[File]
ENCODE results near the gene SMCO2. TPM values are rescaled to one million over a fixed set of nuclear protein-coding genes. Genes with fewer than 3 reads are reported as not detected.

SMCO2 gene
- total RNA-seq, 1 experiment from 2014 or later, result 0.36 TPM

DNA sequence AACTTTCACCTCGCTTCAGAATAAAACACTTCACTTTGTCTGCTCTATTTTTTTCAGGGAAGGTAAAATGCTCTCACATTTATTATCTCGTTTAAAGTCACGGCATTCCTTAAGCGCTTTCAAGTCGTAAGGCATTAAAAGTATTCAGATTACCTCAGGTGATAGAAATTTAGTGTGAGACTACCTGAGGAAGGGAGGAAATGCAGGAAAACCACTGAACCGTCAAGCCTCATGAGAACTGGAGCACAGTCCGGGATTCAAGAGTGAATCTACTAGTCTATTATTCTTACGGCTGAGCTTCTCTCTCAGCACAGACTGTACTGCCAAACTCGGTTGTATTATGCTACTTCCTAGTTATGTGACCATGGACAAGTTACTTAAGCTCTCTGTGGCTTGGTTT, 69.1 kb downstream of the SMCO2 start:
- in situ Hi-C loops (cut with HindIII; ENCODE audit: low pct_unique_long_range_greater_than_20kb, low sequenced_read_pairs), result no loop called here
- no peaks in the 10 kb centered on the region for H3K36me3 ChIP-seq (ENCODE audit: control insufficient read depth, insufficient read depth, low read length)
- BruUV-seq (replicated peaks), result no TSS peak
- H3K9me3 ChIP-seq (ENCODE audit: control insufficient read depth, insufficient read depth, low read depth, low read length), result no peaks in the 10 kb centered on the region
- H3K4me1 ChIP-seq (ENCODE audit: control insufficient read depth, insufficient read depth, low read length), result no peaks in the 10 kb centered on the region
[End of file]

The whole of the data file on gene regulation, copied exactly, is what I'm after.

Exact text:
ENCODE results near the gene SMCO2. TPM values are rescaled to one million over a fixed set of nuclear protein-coding genes. Genes with fewer than 3 reads are reported as not detected.

SMCO2 gene
- total RNA-seq, 1 experiment from 2014 or later, result 0.36 TPM

DNA sequence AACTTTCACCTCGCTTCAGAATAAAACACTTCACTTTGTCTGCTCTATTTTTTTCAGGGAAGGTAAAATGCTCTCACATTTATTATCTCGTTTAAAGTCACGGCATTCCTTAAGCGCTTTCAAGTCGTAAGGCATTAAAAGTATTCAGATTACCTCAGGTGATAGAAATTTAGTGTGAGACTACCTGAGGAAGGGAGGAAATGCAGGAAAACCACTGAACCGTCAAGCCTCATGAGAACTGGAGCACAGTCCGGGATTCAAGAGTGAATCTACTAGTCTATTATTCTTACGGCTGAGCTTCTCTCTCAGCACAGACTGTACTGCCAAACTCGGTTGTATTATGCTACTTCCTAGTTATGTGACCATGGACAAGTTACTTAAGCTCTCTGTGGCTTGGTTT, 69.1 kb downstream of the SMCO2 start:
- in situ Hi-C loops (cut with HindIII; ENCODE audit: low pct_unique_long_range_greater_than_20kb, low sequenced_read_pairs), result no loop called here
- no peaks in the 10 kb centered on the region for H3K36me3 ChIP-seq (ENCODE audit: control insufficient read depth, insufficient read depth, low read length)
- BruUV-seq (replicated peaks), result no TSS peak
- H3K9me3 ChIP-seq (ENCODE audit: control insufficient read depth, insufficient read depth, low read depth, low read length), result no peaks in the 10 kb centered on the region
- H3K4me1 ChIP-seq (ENCODE audit: control insufficient read depth, insufficient read depth, low read length), result no peaks in the 10 kb centered on the region